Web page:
An Unexpected Treasure

Yesterday I attended the District meeting of UDC. The meeting was hosted by the Cape Fear Chapter and held at the Fifth Avenue United Methodist Church in Wilmington, NC. After our meeting we were treated to a tour of the Church.

It was an amazing treat. I had almost left my camera at home and I am glad I popped it into my bag at the last minute.

The Fifth Avenue United Methodist Church has a history dating back to 1847. With this rich record it is surprising to find they are second oldest Methodist Church in Wilmington. There were so many interesting aspects of this unassuming exterior, including a connection to China’s Soong dynasty

Uon entering the sanctuary I was amazed to find a beautiful pipe organ. The organ is ‘original’ to the church. The original was a manual organ, which also featured wooden pipes and leather clappers which still adorn the wall behind the choir loft, although the organ is now electric. I did not get to hear the instrument being played, much to my chagrin, but don’t be surprised to find another adventure in my future just for that purpose.

According to the information I can find ‘B.D. Price of Philadelphia was the architect of the current sanctuary, built in 1889-90 and dedicated on September 26, 1890, in the Neo-Gothic style using the Akron Plan, which was common for Methodist Churches at the turn of the century. The builders were Porter and Godwin of Goldsboro, NC. Special features of the Akron Plan are its Cross shape (the sanctuary runs lengthwise with educational rooms on the side with roll-up doors), the semi-circular seating, and more educational rooms in the back’ (more about that later). Unfortunately my photos of neither the amazing heart of pine ceiling nor the original chandelier (which was originally gas but has been converted to electric) came out. It is worth the effort to see it in person, if you get a chance.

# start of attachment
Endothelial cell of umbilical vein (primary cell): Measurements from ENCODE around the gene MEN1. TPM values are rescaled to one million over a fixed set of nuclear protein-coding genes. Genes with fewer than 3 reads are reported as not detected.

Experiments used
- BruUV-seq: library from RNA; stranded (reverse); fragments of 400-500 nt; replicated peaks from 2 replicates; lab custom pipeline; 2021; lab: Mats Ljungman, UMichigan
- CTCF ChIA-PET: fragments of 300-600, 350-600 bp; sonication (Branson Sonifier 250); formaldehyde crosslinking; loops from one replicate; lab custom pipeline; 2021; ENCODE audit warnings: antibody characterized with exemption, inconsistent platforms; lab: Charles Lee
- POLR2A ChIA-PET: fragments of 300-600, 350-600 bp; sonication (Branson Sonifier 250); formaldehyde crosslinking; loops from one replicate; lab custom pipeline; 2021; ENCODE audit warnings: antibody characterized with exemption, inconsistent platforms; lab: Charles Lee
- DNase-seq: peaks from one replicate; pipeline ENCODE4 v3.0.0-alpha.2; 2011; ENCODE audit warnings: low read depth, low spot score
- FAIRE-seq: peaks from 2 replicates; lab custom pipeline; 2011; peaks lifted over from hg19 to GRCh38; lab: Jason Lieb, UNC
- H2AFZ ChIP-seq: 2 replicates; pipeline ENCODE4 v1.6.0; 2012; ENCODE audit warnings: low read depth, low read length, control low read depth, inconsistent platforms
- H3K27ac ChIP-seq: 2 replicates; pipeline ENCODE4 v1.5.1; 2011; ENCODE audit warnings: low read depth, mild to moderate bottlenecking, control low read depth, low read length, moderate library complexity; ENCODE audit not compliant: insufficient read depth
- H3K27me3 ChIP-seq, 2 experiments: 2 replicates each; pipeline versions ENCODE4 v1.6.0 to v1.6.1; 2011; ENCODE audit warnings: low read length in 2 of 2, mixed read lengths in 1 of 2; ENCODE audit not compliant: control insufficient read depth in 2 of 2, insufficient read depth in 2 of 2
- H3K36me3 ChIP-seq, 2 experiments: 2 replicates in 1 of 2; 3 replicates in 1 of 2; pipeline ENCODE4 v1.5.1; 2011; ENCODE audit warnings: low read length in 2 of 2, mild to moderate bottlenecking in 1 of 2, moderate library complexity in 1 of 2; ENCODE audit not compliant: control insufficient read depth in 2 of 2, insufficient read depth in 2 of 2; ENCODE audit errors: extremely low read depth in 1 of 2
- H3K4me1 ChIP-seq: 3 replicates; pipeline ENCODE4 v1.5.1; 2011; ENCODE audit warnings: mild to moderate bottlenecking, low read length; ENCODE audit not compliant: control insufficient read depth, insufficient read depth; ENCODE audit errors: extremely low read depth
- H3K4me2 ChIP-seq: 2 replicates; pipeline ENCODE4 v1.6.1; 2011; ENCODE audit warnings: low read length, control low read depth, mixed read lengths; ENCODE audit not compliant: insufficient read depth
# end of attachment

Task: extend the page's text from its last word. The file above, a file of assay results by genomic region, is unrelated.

Collage of the 5th Avenue Methodist Church Stain Glass Windows

The second thing I noticed about the sanctuary was the beautiful stain glass windows! Yesterday was cloudy and rainy and the light streaming through was amazing. On a bright sunny day they must be breathtaking. The stain glass windows were ‘designed by a local craftsman, Mr. E.V. Richards. Made in Germany, they are both mystical and practical. Mystical in that they reflect the Jewish heritage of Christianity—you will notice the Star of David in the portals and the stair-step design that is symbolic of Jacob’s ladder. They are practical in that the hot reds and yellows are placed so that they warm the light as it enters the sanctuary in the winter, and the cool blues and purples catch the summer rays and cool them as they come in. Each window also has prisms to reflect more light and to serve as joists to hold the window together.’

Original Piano

I did have the opportunity to hear Mrs. Sue Sellers Hammons play the 1876 Knabe concert grand piano.  It is made of walnut and was once at Hemingway Hall. It was purchased by Mr. Harry Gardner, who donated it to the church. It was restored in 1991-92, and dedicated on May 1, 1992 to the memory of James Z. Godwin, whose family sponsored the restoration. The sound was amazing even though as Mrs. Hammons was quick to point out, she is not a pianist.

The back of the church features the original pews which will reverse to face the other direction if necessary and the original lectern and piano. 

This was a fabulous and amazing unexpected adventure which are often the best kind!

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